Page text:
The Tshwane Metro this past month announced three different electricity tariff increases for the 2019/2020 term. These tariff increases include an electricity increase of 12% with the three basic tariff charges of respectively R56, R120 and R200 that are payable before any electricity is consumed. AfriForum is opposing these excessive increases and is making a plea to Nersa to reject the increases. The organisation will also consult with its legal team to have the increases put aside should it be approved. The new tariff will come into effect from 1 July 2019.
The basic tariff means that electricity consumers will need to pay this tariff before any electricity is even consumed. For prepaid electricity consumers it means that if you purchase electricity to the value of R56, R120 or R200, you will receive no units for the electricity purchased and will need to purchase additional electricity before receiving any units at all.
The first increase that was announced appeared in the Integrated Development Plan (IDP) and includes a basic tariff of R56 that is applicable to all consumers. The second announcement appeared in the Government Gazette of 19 June 2019 and includes a basic tariff of R200. AfriForum furthermore obtained a third basic tariff increase of R120 via a PAIA process that was proposed by the Metro. According to AfriForum’s calculations, the basic charge of R56 as proposed in the IDP will not be a problem and consumers might even pay less than previously, but the other two proposed basic tariff charges will not reach the cut-off point of 13,8%.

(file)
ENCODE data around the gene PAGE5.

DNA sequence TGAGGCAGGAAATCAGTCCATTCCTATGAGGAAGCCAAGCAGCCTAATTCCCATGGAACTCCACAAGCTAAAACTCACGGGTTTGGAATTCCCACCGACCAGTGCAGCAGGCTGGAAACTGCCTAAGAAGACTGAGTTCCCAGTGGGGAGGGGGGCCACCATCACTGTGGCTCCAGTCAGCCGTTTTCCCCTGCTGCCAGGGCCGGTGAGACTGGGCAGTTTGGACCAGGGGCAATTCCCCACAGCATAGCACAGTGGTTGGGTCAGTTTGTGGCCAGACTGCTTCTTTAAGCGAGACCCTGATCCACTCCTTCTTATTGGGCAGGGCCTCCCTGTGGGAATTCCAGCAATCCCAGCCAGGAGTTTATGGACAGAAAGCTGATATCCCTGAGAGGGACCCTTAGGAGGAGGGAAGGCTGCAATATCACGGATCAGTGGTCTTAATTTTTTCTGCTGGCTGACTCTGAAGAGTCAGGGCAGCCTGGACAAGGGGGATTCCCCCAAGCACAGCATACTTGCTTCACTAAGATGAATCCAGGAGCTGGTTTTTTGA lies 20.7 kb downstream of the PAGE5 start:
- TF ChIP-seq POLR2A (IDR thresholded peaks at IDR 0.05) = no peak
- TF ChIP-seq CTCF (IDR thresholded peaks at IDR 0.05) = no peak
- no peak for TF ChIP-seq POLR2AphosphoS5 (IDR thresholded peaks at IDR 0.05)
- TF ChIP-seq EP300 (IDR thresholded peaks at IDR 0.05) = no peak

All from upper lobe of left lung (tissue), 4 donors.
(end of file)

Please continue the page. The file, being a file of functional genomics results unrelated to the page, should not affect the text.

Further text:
Nersa’s guidelines for electricity increases propose a proposed increase of 13,8% for municipalities to ensure that these increases do not get excessive. The problem with the basic tariff charges, as proposed by the Metro, is however that the percentage increase of electricity consumers will be considerably more than the proposed 13,8%.
Specific processes such as the public participation processes, that offer the public the opportunity to deliver input regarding the increase, first need to be followed before Nersa can approve the increase.
According to Jaco Grobbelaar, AfriForum’s District Coordinator for Greater Pretoria North, the Metro is attempting to have consumers pay much more than what is being prescribed by Nersa.
“AfriForum believes the Tshwane Metro has found a way via a devious manner to have consumers pay much more than the allowed 13,8%. The charges of R200 and R120 are sharp increases compared to the proposed R56 and seem to be unreasonable and cannot be justified.”
Nersa will decide by 28 June 2019 if the proposed tariff increase will be implemented or not.
AfriForum is making a plea to the residents of Pretoria to oppose the increases. Add your voice to the complaint by following this link and help to strengthen AfriForum’s hand: https://afriforum.co.za/tshwane-electricity-increases-afriforum-opposes/.